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Very Cool Events: Free Online Conferences for Language Teachers

In the time I’ve been exploring online opportunities for teachers, I’ve come across a number of incredibly cool people who organize workshops and conferences, create tools, nurture groups, and try to make the world (both virtual and real) a better place for us all. Just in case you haven’t already met these people or heard about their efforts, this post begins a new series introducing them. I’m calling it ‘Very Cool’ because, well, that’s what they are and that’s how I actually talk :-). When I wrote the first draft of this post, I focused on the people who make everything happen. However, I realized that they usually choose to stay in the background and would much prefer to shine a spotlight on their heart-projects, and so I changed the focus. (more…)

What I did on my summer vacation…

Ohisashiburi!

That’s a Japanese greeting for when greeting friends after a long absence, and I certainly have been gone a long time!

Where I’ve been….

I actually planned on unplugging for a little while this summer. My daughter was home from college and I wanted time with her.

Then, we went to Maui, and most days I was in the water,

hanging out with the fish . . . .

. . . . and the turtles.

(If you can’t get enough of other people’s vacation photos, more of mine are here.)

Then, we returned to Japan. After helping friends buy furniture and move into their new apartment, I was inspired. After over a year and a half living here, I figured it was about time to unpack our books. (with a professor and a teacher who both write, books are an occupational hazard!) From there, events unfolded rather like one of my favorite picture books–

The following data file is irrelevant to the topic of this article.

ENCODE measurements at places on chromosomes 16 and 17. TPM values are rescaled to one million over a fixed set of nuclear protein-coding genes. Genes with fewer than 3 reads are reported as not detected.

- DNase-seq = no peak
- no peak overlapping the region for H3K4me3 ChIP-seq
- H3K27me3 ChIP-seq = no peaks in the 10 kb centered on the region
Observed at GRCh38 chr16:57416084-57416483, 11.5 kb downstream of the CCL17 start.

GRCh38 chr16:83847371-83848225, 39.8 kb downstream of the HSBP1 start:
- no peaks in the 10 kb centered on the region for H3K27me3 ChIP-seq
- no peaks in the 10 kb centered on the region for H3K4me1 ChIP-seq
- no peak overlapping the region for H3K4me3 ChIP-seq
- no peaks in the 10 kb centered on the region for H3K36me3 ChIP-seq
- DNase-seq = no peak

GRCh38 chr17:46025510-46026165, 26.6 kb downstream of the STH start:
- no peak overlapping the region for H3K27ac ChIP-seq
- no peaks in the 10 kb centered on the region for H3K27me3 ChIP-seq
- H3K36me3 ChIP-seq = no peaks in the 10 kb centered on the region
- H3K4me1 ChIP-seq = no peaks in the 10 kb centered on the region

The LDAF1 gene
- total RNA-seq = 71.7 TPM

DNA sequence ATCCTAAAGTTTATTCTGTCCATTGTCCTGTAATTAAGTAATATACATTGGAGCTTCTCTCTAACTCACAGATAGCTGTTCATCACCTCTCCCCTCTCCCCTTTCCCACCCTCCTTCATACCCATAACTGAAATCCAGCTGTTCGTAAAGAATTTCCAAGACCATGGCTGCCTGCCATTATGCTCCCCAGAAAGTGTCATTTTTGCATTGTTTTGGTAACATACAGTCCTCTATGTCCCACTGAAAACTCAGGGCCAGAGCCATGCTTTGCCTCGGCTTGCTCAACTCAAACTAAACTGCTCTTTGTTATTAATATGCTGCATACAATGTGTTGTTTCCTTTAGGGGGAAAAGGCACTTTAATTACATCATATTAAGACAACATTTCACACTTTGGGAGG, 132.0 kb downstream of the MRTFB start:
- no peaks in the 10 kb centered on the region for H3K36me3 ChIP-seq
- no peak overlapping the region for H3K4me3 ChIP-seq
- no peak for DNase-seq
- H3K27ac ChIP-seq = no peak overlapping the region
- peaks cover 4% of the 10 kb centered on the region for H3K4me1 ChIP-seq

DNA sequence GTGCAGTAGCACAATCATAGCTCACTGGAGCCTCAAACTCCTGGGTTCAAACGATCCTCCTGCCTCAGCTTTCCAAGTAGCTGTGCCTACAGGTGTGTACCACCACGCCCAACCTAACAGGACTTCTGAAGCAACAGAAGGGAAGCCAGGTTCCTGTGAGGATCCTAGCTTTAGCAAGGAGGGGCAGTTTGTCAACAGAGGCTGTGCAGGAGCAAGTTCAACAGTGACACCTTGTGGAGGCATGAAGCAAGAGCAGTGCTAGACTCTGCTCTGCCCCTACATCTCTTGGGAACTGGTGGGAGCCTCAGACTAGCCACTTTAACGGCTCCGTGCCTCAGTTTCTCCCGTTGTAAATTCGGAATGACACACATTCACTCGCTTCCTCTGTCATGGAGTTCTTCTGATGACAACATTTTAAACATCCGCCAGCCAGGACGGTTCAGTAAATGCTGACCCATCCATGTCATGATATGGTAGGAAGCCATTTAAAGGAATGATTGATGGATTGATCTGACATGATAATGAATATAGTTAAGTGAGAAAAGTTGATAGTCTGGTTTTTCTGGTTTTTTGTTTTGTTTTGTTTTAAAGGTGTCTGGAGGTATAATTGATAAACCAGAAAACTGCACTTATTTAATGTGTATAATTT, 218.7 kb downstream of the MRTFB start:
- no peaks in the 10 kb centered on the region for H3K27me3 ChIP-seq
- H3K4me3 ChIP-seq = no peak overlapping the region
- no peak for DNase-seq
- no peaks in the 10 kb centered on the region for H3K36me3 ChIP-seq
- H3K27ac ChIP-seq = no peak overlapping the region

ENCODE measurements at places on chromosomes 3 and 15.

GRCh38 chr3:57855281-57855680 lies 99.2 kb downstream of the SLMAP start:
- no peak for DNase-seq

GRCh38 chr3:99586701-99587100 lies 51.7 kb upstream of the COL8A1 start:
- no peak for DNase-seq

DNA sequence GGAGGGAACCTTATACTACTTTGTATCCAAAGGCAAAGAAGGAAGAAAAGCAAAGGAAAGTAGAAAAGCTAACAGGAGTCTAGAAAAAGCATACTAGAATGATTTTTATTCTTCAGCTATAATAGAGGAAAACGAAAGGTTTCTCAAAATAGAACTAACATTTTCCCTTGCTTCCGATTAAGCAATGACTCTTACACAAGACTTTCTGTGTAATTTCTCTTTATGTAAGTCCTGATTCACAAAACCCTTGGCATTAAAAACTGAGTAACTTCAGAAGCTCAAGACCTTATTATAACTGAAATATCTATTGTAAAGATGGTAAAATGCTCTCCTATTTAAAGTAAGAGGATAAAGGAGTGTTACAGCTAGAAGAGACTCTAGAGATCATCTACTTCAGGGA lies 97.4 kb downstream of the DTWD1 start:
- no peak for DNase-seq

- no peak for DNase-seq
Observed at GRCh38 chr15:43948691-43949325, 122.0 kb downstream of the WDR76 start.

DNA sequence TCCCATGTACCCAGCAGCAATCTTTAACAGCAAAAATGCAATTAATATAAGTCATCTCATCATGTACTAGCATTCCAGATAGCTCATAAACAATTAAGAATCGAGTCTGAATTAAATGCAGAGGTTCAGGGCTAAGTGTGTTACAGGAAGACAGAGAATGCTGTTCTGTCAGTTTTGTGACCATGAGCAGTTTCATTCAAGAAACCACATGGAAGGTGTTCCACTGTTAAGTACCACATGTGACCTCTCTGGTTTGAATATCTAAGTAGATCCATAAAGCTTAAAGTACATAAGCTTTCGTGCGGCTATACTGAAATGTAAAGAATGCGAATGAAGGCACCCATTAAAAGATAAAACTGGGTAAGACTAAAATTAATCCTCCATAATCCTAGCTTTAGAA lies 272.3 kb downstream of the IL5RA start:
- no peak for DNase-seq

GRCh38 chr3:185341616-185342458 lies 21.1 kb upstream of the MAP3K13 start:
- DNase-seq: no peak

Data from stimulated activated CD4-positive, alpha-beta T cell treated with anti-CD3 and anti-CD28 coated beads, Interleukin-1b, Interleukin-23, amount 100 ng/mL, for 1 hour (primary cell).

If you want to unpack the books, you’re going to have to buy some shelves.

Then, if you buy (relatively) inexpensive shelves, you’re going to have to put them together.

Before you can put up the shelves, you’re going to have to move all the boxes and clean the floor.

Then, you might as well wash the drapes.

And, while the drapes are off, you might as well wash the windows, too.

And the screens.

Finally, you can put the books on the shelves.

But, because you have way more books that you thought you had, you’re going to have to buy some more shelves :-)


And suddenly, it was September!

Where I’m going to be. . .

On Sunday, September 26th I’ll be at The Chubu Junior and Senior High School Teachers’ Seminar in Nagoya. The theme is “Collaborate to Motivate.” If you’re in the area, there’s a great line up of speakers (Chuck Sandy, Darren Elliott, Mark Kulek, Mike Stockton, and more!). It’s free, but you’ll need to pre-register.

I’ll be doing an online presentation/workshop sometime during the weekend of October 8th and 9th for the 3rd Virtual Round Table Conference. The theme for the conference is “Language Learning with Technology.” This will be my first online workshop, so fingers crossed! The conference schedule has not yet been finalized, but I’ll link to it as soon as it is.